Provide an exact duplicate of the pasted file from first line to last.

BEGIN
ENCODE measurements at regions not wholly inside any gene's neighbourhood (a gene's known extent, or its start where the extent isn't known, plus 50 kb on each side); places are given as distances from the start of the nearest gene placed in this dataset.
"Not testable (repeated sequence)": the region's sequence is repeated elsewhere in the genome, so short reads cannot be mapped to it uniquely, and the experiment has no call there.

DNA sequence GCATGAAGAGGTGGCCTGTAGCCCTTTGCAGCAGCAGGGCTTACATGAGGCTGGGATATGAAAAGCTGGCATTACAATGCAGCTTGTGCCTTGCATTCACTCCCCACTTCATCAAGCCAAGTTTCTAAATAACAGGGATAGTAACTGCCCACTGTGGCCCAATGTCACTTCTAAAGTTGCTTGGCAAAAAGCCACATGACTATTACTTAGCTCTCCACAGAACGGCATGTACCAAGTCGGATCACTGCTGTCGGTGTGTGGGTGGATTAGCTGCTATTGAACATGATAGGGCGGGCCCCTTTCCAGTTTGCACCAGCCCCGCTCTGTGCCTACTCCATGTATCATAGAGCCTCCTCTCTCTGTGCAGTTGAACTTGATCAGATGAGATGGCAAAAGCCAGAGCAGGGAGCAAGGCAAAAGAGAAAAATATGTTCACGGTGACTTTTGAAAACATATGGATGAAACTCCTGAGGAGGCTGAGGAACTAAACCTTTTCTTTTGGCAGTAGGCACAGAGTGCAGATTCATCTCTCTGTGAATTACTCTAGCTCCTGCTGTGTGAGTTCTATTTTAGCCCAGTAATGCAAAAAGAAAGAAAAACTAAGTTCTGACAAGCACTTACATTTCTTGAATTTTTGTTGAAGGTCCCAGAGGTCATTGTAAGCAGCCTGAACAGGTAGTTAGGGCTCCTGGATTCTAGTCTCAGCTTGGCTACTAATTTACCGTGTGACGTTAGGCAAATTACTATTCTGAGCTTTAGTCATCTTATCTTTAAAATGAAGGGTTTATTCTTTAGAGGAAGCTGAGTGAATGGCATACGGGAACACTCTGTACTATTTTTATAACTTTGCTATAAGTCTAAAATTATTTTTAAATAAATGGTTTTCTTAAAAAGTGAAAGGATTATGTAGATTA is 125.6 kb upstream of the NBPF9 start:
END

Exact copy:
ENCODE measurements at regions not wholly inside any gene's neighbourhood (a gene's known extent, or its start where the extent isn't known, plus 50 kb on each side); places are given as distances from the start of the nearest gene placed in this dataset.
"Not testable (repeated sequence)": the region's sequence is repeated elsewhere in the genome, so short reads cannot be mapped to it uniquely, and the experiment has no call there.

DNA sequence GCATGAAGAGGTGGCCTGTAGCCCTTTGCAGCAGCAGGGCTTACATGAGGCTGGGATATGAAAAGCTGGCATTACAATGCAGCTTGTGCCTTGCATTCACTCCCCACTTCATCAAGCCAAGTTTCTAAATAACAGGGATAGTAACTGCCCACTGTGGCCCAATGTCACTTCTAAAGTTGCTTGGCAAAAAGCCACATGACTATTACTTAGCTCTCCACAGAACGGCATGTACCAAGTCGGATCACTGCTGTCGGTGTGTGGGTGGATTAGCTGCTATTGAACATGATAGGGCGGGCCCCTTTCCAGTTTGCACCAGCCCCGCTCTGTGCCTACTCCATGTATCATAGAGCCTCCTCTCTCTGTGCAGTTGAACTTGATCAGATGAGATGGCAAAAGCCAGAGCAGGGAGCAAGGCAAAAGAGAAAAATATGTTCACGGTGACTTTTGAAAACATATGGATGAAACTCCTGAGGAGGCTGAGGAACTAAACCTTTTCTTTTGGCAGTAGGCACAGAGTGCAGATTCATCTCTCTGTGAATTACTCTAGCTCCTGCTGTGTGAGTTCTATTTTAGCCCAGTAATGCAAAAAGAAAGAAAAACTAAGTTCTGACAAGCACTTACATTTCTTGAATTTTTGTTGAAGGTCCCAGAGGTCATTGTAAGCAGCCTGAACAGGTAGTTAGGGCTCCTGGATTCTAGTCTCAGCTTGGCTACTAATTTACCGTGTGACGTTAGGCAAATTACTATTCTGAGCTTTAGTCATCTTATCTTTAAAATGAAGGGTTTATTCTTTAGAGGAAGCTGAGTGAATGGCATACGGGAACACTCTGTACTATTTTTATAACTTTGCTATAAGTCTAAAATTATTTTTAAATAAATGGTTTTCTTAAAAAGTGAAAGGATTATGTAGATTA is 125.6 kb upstream of the NBPF9 start: